Hard skills are the ones that employers will look for in the first instance, and are the ones you will most commonly call out on your CV. If your soft skills are what help you seal the deal in an interview, then your hard skills are what is going to get you into the room.

What’s the Difference?

As a general rule, hard skills tend to be role-specific, with each job having a different set of requirements, albeit with some crossover. They are readily quantifiable or measurable, and are much easier to teach. 

Soft skills are the interpersonal skills we have that allow us to do our jobs, but are applicable to every role, and will continue to develop throughout our careers. 

We shouldn’t consider hard and soft skills as mutually exclusive, or that one set is more important than the other. Employees need both to translate potential into success.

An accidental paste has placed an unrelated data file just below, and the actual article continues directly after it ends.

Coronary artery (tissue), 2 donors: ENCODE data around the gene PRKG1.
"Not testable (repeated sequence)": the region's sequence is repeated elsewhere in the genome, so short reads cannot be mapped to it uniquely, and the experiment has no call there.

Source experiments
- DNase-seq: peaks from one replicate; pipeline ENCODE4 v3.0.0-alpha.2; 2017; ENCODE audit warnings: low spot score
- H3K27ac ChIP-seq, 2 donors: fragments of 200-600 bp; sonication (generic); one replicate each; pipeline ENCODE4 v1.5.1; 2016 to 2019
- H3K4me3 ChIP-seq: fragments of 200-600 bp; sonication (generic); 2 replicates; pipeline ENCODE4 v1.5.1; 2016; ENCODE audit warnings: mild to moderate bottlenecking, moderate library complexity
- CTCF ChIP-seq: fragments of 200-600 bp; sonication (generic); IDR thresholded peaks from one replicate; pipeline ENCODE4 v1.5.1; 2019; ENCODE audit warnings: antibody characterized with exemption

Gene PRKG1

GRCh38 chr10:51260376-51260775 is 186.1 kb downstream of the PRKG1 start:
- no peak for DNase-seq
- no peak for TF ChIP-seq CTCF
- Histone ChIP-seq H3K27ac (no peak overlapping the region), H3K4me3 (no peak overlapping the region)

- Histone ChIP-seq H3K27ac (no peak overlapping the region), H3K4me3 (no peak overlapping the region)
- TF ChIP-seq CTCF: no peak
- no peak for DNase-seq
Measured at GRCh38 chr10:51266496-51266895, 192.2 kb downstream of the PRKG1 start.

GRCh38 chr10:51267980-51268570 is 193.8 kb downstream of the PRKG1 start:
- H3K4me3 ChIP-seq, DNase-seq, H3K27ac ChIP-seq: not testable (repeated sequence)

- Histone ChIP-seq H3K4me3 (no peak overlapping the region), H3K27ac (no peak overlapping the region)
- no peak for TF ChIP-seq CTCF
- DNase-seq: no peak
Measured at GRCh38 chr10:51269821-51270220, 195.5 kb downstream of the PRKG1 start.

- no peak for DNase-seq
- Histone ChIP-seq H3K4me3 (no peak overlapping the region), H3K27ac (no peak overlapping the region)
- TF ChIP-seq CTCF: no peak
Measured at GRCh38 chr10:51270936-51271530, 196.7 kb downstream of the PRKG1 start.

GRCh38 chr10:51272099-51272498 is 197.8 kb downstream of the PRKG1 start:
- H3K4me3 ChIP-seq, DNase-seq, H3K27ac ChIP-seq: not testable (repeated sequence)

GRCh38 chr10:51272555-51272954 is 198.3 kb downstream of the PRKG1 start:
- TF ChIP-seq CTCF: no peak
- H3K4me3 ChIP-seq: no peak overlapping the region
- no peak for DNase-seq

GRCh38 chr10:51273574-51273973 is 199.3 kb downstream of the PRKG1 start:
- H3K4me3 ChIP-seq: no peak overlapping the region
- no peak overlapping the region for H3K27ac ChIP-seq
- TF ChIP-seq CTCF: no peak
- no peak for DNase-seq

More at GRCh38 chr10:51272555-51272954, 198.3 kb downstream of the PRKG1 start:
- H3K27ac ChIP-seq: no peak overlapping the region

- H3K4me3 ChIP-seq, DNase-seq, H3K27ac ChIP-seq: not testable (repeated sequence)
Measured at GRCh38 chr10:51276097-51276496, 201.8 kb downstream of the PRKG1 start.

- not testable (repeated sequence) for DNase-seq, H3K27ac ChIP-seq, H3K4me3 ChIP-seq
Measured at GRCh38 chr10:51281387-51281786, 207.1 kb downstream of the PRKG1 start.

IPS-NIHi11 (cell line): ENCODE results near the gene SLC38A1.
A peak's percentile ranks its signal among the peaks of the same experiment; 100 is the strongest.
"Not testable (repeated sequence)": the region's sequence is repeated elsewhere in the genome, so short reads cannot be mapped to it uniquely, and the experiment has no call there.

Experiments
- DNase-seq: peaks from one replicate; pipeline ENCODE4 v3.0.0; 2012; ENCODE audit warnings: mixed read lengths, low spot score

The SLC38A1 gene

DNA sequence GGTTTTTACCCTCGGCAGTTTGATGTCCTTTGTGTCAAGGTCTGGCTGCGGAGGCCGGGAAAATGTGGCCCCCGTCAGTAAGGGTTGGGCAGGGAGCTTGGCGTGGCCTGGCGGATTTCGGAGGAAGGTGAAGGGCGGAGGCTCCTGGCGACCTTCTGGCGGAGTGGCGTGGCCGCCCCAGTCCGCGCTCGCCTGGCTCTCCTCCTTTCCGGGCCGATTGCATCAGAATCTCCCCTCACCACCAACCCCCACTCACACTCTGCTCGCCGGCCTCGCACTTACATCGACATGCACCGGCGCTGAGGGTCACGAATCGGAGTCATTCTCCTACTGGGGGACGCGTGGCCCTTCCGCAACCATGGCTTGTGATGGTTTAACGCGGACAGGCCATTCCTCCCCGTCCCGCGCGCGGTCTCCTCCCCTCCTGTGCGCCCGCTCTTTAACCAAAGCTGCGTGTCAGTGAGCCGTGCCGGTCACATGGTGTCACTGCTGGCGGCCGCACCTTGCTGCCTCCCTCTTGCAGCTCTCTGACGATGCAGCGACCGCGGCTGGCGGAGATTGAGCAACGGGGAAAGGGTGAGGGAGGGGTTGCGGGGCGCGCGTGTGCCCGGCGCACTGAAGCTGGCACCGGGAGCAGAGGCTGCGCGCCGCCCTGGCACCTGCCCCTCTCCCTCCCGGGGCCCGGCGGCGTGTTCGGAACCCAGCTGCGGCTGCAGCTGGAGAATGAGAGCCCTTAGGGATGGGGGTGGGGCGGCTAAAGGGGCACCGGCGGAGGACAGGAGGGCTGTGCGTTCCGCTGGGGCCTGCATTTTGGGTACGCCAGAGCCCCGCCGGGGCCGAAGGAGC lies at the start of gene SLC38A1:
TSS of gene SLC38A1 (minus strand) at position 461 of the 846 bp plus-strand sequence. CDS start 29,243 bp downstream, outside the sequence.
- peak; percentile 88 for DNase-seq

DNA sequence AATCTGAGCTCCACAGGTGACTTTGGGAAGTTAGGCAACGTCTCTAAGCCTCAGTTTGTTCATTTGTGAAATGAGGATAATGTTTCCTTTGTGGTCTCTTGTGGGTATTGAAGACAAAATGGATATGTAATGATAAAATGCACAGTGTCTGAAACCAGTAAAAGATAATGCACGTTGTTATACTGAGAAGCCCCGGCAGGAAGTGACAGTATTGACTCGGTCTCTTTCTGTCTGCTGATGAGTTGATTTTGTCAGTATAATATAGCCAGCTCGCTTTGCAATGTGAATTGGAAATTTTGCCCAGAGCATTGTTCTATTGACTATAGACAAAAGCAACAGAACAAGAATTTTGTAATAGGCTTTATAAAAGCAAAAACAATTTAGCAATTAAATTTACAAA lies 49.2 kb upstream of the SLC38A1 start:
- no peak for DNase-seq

Essential Hard Skills in Procurement

So with that in mind, what are the essential hard skills that every Procurement and Supply Chain professional needs in order to succeed? Are there any that are more important, or any that can be applied across multiple roles?

We’ve picked out the 5 we think are key to success in the profession below.

1. Risk Management & Analysis

Starting with a skill that has become increasingly crucial for all Procurement and Supply Chain professionals in the past few years – risk management. Being able to identify and manage or mitigate risks in supply chains is key for organisational success, and it’s absolutely something that can be taught and learned.